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News that fast food giant McDonald’s will pursue a contentious makeover to try to remain relevant in 2015 has some experts wondering “if the gleam of its golden arches [is] fading.” But how did the pop culture icon get those arches, anyway?

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Roadside architecture is at the root of the symbolic arches, writes Alan Hess. In an era before television, he writes, companies like McDonald’s had a dual challenge when it came to designing stores: they had to create buildings that were both functional and capable of serving as advertisements to America’s skyrocketing number of motorists.

The McDonald brothers had already invented a canny method for making their drive-through restaurant more efficient, writes Hess. By 1952, they wanted to abandon their renovated BBQ stand in favor of something bigger, better, and more iconic. So they hired Stanley Clark Meston, a Los Angeles architect with background as a set designer. Meston designed the building from the inside out, focusing on a factory-like interior first.

Then, it was time for the exterior. Here, writes Hess, Meston faced another challenge. Though he was armed with a “rough sketch of two half-circle arches designed by Richard McDonald,” he was tasked with not only creating an eye-catching building, but creating one that moved customers from the road to its windows…and incorporating his client’s idea at the same time. So he drew from the iconic, whimsical structures of 1930s drive-ins, many of which borrowed their looks from the very products they sold. Meston used them as a “logical solution” to the need to both catch drivers’ attention, safely shepherd customers toward the store’s walk-up windows, and shield them from the sun.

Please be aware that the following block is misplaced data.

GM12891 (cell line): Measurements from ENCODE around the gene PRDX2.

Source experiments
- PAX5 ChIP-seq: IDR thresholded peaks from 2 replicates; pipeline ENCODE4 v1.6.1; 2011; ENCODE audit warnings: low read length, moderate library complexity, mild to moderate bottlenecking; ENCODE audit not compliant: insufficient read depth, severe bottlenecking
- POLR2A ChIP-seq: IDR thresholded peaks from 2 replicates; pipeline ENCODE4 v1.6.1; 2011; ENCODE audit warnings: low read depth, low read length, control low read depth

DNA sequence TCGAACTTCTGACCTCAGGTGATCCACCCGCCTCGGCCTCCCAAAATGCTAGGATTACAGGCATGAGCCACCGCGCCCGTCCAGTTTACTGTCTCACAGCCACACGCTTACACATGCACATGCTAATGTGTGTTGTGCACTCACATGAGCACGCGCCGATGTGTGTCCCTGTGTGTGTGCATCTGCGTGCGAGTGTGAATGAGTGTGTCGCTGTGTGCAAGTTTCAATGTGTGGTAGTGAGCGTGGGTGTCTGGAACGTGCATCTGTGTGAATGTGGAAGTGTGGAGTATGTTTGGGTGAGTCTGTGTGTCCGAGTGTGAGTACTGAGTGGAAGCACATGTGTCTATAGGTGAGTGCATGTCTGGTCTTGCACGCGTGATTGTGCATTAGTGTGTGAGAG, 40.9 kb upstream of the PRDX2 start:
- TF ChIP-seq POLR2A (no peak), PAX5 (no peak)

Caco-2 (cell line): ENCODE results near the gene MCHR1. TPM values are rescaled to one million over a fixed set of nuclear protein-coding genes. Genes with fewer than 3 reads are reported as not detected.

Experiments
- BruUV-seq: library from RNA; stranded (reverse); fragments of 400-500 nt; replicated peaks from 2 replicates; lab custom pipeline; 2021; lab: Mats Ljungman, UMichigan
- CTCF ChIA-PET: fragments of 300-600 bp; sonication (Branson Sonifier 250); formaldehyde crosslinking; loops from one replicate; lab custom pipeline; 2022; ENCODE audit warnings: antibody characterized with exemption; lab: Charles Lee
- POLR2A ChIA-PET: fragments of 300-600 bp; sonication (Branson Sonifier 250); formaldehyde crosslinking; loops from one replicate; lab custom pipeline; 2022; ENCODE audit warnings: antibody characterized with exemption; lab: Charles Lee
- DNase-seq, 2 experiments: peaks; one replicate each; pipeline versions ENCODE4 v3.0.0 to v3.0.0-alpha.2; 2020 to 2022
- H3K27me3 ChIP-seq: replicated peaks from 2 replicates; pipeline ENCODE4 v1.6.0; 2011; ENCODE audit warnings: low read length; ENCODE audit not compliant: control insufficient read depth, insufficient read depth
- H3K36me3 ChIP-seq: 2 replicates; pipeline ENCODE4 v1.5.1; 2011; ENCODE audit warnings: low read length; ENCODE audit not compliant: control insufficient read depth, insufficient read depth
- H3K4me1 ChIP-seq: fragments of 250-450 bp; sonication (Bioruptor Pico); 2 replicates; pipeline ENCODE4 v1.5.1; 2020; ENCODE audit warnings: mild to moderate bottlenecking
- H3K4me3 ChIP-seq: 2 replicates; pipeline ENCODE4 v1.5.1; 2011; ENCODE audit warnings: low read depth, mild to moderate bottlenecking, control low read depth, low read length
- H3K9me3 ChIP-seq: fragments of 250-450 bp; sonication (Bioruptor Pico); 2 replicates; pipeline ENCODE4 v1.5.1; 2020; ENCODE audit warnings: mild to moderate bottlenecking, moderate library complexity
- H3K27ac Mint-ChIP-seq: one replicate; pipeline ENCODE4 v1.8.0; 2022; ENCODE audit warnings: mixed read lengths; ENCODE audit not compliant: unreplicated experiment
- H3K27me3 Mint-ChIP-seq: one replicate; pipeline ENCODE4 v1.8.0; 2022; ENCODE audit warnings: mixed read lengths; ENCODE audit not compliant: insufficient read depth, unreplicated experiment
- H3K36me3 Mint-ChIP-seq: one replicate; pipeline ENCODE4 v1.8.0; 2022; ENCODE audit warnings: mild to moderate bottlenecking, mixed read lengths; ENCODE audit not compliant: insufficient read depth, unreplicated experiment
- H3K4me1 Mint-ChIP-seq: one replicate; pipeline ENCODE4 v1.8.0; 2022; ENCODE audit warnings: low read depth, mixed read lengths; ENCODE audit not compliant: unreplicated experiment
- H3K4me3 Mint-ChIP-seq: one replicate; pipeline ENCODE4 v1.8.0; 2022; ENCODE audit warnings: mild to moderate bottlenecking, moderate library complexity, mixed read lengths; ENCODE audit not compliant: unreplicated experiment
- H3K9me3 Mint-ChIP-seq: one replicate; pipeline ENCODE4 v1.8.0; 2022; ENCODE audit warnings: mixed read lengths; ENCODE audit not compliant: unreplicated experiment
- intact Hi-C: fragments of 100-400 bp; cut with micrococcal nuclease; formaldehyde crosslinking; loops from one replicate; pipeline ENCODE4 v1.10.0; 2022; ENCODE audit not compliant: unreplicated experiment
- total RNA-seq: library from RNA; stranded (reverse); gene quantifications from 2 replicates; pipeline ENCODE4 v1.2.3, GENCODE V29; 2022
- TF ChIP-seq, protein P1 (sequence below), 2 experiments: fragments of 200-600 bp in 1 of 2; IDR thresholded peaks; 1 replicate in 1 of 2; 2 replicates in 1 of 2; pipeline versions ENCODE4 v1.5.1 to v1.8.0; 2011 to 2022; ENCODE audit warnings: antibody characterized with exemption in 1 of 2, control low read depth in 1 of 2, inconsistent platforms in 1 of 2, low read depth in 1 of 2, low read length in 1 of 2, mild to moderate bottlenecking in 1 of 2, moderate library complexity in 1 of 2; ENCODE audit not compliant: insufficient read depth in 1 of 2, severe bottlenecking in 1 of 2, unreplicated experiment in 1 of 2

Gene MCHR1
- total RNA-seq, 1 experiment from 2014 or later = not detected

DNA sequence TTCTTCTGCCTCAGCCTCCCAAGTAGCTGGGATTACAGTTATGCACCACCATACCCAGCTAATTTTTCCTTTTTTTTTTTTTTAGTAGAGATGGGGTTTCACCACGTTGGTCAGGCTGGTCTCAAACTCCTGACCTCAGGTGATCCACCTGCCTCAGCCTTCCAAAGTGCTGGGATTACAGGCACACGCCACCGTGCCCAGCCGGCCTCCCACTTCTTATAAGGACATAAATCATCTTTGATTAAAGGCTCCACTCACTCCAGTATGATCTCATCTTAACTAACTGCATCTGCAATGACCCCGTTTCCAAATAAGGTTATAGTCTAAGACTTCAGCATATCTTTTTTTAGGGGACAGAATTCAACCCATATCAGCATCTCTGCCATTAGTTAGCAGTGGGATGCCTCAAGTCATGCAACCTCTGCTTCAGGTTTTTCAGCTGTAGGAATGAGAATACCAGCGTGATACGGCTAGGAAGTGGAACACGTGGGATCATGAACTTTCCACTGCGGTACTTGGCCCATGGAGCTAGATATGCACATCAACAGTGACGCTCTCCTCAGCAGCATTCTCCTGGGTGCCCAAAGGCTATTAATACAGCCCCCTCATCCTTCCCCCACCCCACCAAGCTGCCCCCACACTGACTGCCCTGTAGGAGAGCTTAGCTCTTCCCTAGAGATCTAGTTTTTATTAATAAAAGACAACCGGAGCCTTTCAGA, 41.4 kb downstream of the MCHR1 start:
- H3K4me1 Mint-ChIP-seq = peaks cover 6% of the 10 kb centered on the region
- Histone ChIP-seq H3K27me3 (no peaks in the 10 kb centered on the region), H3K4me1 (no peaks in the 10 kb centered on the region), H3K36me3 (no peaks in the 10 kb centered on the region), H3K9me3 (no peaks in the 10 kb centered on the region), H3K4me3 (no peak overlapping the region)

The result was the golden arches—and they’re a critical part of McDonald’s corporate identity to this day. The bold structural design was later incorporated into McDonald’s branding, leading to “a remarkably rich symbolic life…as a corporate logo.” Even the most mundane of restrictions and requirements, writes Hess, can become imaginative, iconic architecture.


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Journal of the Society of Architectural Historians, Vol. 45, No. 1 (Mar., 1986), pp. 60-67
University of California Press on behalf of the Society of Architectural Historians